Paul Ryan’s latest makeover is designed to fix his plutocratic image and rehabilitate his future political prospects. It is designed to counter claims that Republicans are indifferent to poverty and revive the image of Paul Ryan as a “serious thinker” who cares about policy, an image that was shattered in the 2012 campaign when many noticed his serial dishonesty and problems with math.
The self-rebranding is not going well, as EJ Dionne explains:
Ryan no longer refers to social programs as a “hammock” for the idle, but he still wants to cut them. And he cited Eloise Anderson, a Wisconsin state official, to tell a story in his CPAC speech — it got more attention than he now wishes — about “a young boy from a very poor family” who “would get a free lunch from a government program.”
The young man “told Eloise he didn’t want a free lunch. He wanted his own lunch, one in a brown-paper bag just like the other kids. He wanted one, he said, because he knew a kid with a brown-paper bag had someone who cared for him. This is what the left does not understand.”
Ryan didn’t understand that this was a made-up story. After reporting by the Wonkette blog and The Post’s Glenn Kessler, Anderson admitted that she had never spoken to the boy. She picked up the story from a TV interview. Worse, she then twisted a tale first told by supporters of government nutrition assistance that had absolutely nothing to do with school lunch programs.
But what’s most troubling here is that it did not occur to Ryan to check the story because it apparently didn’t occur to him that most kids on free lunch programs have parents who do care about them. They just can’t afford to put a nutritious lunch in a brown paper bag every day.
Paul Ryan has never let facts get in the way of his ideological agenda. Yet just as his attempt to twist the word “subsidiarity”, cherry-pick a couple of quotes from papal encyclicals, and name-drop St. Thomas Aquinas to defend exactly the same approach to government he advocated as a follower of Ayn Rand failed, so too has his “quiet” poverty tour (which kept getting leaked to the press, darn it all!) not produced a new Paul Ryan. At the present moment, all evidence indicates that he’s the same power-hungry, extreme ideologue obsessed with cutting essential government programs, pretending to be a serious, earnest policy wonk.
His new report on poverty has received even more negative attention than the fake story he told at CPAC. Analysis from the Center on Budget and Policy Priorities indicates:
The report substantially understates both the nation’s progress in reducing poverty over the past 50 years and the safety net’s impact today…. The report overstates both the marginal tax rates that most low-income families face and their impact…. The report criticizes Medicaid and health reform for discouraging work, but it ignores how health reform significantly reduces work disincentives for working-poor parents…. The report distorts research on the 1996 welfare law…. The report misrepresents data and research on “deep poverty.”… The report omits important research showing that Head Start has long-term positive impacts for children…. The report sometimes uses data to imply that a program isn’t working when the data likely means the program is serving a very disadvantaged population.”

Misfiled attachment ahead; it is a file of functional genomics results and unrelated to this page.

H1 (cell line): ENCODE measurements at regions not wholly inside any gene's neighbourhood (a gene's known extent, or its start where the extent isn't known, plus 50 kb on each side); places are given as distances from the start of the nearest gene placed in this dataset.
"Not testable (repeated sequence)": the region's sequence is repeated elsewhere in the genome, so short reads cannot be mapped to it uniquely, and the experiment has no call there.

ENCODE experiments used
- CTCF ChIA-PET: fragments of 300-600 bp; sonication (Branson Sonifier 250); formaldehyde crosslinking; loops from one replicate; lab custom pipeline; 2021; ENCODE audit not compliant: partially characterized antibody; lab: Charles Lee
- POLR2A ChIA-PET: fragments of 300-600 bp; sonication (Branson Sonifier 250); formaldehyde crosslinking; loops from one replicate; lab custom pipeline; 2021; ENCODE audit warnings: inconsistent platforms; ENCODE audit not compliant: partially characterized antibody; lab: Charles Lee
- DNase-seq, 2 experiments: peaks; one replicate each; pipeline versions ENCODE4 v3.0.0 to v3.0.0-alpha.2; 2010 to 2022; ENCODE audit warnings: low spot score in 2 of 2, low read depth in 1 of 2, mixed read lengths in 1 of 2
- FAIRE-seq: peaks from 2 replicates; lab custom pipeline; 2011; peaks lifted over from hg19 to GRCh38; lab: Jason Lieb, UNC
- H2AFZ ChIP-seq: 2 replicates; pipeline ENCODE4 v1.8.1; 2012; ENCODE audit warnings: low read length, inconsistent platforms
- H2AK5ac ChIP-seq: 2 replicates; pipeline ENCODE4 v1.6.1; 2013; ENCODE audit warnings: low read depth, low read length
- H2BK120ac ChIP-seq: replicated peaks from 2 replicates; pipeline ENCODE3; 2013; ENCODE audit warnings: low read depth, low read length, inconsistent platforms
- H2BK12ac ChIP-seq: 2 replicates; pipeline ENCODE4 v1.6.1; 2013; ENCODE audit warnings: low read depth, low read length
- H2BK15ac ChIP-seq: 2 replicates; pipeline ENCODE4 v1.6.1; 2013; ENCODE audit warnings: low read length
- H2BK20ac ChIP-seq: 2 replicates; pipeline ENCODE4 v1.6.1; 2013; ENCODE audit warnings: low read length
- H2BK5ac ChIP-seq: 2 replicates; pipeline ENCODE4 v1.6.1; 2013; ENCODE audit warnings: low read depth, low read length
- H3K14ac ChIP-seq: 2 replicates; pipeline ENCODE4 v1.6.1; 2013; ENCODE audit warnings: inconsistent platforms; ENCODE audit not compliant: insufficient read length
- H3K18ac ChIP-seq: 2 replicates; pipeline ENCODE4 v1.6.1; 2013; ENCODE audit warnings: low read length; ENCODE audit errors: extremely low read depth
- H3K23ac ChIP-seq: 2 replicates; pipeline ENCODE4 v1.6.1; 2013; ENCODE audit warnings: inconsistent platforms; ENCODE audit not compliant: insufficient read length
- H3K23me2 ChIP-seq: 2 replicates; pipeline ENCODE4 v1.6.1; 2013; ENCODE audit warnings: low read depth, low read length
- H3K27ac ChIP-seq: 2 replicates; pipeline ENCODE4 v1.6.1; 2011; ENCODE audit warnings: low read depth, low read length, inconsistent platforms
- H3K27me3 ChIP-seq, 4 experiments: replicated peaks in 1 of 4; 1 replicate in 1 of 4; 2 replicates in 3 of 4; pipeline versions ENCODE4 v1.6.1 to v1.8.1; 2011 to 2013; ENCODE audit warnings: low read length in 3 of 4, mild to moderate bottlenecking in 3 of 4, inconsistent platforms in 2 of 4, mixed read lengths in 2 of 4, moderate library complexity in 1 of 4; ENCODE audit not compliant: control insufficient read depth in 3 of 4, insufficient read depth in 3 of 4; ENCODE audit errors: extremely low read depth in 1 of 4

It is no surprise that “several economists and social scientists (cited in the report) had reactions ranging from bemusement to anger at Ryan’s report, claiming that he either misunderstood or misrepresented their research.” Jonathan Chait explains why Ryan is likely distorting so many studies: the “scholarly literature is never going to show that his plans to impose massive cuts to the anti-poverty budget will help poor people.”
Finally, Paul Ryan recently made some comments that many on the left have charged as racist. Given the language that was used about “inner cities,” I understand why many are making this claim. But having followed Ryan’s career very closely for a number of years now, I have not seen any clear signs of racism. What I have seen, over and over again, is a universally myopic view of the poor that seems to persist to this day.
As Christians we can hope that Paul Ryan will experience a real conversion and abandon his strong opposition to large segments of Catholic social teaching. But as voters and citizens, prudence demands skepticism toward public officials who have been so deceptive and strongly opposed to the common good in the past. Concrete evidence is necessary before any trust should be placed in such figures.
Even from this point of view, we can still hold out hope that Paul Ryan’s ambition will force him to embrace some proposals that might actually help the poor. He must know that there will be a big backlash if he offers nothing constructive whatsoever. And if he does put forward constructive ideas (even entirely out of self-interest), they should be examined objectively and seriously considered by all people who are interested in reducing poverty. The status quo is unacceptable and new ideas are necessary to construct a better, more comprehensive approach.
If nothing else, we can hope that his discussion of poverty will lead to a greater amount of focus on the issue by the government and increased discussion of what can be done (in and out government) to reduce poverty.
But overall, Paul Ryan’s fake story, flawed report, and controversial comments confirm the unfortunate truth everyone should recognize: at a fundamental level, Paul Ryan remains Paul Ryan.